A blog for tourists and expats
I started this blog as a travel advisory resource for families holidaying in the region and travellers who have limited mobility, however I receive comments from many readers who live here permanently that they find my blog helpful. I’m pleased that people are finding my blog a source of information and inspiration!
Paperwork in France
As an ex-pat living in France, one of the main struggles I have is with paperwork. Filling in forms everywhere you go in France. And having to provide the same information constantly to different companies and departments, who in most other countries could just accept a scanned copy, right? WRONG! Send the original…..with copies….and proof of your address….and copies of your identification etc etc etc…If you manage to get away with just one visit to any official department or office, you are either lucky or they will wait 6 months and then contact you to advise you to bring something else for ‘their dossier’.
Communication in French
My partner’s French is terrible. Not in the sense of his pronunciation or grammar; just terrible in his efforts to be understood.
Visiting the bank, syndicate office, insurance company makes him nervous as he has lived here for many years but struggles past single-sentence conversations with French people.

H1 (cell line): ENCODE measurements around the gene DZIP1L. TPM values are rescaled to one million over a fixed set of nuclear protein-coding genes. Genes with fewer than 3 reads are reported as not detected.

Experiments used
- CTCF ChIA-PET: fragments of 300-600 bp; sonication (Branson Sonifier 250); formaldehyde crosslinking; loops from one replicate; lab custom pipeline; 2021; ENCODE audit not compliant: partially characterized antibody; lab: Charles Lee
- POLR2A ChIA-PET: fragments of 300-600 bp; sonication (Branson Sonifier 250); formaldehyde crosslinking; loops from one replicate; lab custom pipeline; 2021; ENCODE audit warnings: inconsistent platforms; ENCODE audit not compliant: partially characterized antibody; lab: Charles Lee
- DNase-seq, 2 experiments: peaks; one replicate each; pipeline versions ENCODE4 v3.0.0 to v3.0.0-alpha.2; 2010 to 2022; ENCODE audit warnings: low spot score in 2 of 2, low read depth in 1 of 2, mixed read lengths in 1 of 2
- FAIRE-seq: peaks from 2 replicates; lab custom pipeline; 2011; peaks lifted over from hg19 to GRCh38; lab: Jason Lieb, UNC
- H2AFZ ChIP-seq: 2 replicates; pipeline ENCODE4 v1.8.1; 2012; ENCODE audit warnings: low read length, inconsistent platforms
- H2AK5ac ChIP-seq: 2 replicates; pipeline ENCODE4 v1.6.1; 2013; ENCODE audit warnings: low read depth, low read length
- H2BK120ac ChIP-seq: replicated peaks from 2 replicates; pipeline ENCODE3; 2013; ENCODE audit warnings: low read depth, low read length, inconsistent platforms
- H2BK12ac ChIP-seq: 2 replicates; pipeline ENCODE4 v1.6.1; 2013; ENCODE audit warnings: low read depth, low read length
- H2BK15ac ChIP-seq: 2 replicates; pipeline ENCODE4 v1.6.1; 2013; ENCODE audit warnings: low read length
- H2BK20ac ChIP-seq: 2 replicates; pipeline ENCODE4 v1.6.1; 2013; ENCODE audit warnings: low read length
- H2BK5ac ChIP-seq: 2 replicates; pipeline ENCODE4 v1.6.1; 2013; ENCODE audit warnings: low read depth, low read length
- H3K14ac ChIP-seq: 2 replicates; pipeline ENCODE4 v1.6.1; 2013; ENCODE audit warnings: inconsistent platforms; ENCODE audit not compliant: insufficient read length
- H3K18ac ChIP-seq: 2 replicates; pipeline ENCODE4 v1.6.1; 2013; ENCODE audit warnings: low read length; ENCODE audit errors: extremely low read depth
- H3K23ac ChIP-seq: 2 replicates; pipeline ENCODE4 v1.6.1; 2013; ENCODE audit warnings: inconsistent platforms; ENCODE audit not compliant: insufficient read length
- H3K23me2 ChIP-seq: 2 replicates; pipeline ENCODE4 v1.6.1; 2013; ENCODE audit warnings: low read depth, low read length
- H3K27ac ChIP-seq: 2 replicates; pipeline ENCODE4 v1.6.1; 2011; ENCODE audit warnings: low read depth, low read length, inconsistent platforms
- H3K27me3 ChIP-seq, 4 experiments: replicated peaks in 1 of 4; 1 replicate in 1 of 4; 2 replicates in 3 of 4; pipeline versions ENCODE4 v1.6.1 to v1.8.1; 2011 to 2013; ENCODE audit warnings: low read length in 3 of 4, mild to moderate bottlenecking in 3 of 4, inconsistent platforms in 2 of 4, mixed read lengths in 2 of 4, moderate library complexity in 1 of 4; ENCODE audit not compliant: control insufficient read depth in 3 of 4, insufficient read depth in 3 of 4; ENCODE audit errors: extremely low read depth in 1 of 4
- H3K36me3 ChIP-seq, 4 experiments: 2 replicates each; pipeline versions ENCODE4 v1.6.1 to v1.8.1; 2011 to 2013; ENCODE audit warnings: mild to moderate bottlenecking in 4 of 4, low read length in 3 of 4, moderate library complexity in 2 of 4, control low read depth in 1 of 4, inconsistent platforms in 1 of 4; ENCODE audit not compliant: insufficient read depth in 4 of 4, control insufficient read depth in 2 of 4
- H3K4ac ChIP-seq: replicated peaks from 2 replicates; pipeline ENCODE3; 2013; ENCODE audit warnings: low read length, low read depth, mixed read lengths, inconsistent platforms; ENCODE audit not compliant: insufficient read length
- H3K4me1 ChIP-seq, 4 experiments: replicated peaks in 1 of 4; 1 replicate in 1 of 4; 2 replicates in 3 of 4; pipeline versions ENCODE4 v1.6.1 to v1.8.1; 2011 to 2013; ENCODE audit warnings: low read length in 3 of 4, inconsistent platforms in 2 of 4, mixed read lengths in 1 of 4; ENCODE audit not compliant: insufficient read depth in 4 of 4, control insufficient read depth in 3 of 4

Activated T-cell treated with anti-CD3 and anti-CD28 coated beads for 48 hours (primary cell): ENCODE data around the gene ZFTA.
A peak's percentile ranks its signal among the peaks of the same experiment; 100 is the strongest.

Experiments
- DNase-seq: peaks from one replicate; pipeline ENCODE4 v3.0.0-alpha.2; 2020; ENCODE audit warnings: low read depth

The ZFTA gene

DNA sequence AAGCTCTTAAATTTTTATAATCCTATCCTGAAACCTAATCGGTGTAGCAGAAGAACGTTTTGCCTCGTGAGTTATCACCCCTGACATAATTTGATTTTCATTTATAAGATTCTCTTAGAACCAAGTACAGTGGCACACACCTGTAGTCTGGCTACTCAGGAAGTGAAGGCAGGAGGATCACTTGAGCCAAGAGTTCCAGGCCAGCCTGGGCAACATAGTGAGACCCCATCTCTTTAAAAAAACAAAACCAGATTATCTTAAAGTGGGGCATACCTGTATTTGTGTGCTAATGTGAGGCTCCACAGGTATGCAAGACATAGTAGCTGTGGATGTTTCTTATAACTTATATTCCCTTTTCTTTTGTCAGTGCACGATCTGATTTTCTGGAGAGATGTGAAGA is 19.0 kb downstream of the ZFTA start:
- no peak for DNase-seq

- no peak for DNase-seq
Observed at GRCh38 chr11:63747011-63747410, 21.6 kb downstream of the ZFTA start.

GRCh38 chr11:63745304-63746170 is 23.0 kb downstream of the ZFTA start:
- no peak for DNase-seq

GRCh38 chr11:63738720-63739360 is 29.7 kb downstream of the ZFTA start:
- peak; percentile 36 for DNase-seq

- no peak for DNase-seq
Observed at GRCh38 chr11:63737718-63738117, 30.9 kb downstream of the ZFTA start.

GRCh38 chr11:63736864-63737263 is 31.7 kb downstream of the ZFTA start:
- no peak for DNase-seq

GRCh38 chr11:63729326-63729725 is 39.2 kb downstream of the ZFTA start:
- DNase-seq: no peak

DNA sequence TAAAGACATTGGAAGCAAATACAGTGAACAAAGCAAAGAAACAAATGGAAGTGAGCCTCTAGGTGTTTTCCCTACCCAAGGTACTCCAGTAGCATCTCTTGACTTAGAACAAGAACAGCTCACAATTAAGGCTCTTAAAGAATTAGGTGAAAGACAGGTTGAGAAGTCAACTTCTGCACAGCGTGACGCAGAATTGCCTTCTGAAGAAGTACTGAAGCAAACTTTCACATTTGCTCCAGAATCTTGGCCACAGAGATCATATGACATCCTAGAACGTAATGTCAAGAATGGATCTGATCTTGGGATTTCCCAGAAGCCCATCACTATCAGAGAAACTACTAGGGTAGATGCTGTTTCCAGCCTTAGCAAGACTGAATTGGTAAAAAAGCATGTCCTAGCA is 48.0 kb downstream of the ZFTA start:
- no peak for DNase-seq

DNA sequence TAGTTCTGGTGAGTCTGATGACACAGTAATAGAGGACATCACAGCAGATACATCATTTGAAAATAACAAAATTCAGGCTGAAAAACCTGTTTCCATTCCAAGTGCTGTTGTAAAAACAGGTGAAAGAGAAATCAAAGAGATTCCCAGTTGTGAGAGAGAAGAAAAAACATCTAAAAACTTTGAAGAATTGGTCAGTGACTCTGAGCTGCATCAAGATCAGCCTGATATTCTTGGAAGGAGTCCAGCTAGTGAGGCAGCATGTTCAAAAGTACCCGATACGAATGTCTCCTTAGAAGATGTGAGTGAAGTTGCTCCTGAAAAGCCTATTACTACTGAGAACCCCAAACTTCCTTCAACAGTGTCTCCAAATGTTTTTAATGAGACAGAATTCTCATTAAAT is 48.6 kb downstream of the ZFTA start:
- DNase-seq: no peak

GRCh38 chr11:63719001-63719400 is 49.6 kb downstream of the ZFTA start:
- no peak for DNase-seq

I accompanied him to his bank to arrange an important meeting for a new business account and all went well – until he received a new French cheque book in the post. His face turned to stone with the realisation he would have to write French numbers and words.
The difference between a French cheque and what you may be used to elsewhere
Writing a French cheque is simple, there are just six spaces to complete but accuracy is key.
If you are American, the main thing to remember is the French put the day before the month when writing dates.
Another of the main differences is that the top space is for the amount of the cheque written in words (French), not the beneficiary.
Top tip: There is a handy website www.euro-cheque.com where you type the numbers in and it translates from English to French the exact words to write on your cheque. Example: Type in 35,12 and it translates ‘trente-cinq euros et douze centimes’. I’m sure this website has saved many cheques being ripped up and thrown away.
Free downloadable cheat-sheet on writing a French cheque
So, to help make life easier for my partner (and for myself, by eliminating the nagging questions whenever he raises a French cheque!), I created a cheat-sheet reminder which my partner printed out. He placed one copy into his banking folder, and the other copy is proudly fixed to the inside cover of his cheque book to take everywhere with him and remind him ‘how to write a French cheque’.
Here is my free downloadable example, click on the link Frenchcheque
Have you had any cheque-writing disasters in France? Ever struggled with the English to French translation of numbers like my partner? Hopefully other non-French expats find my cheat-sheet useful as well ! Please share on Facebook and retweet on Twitter if you think this blog post could help others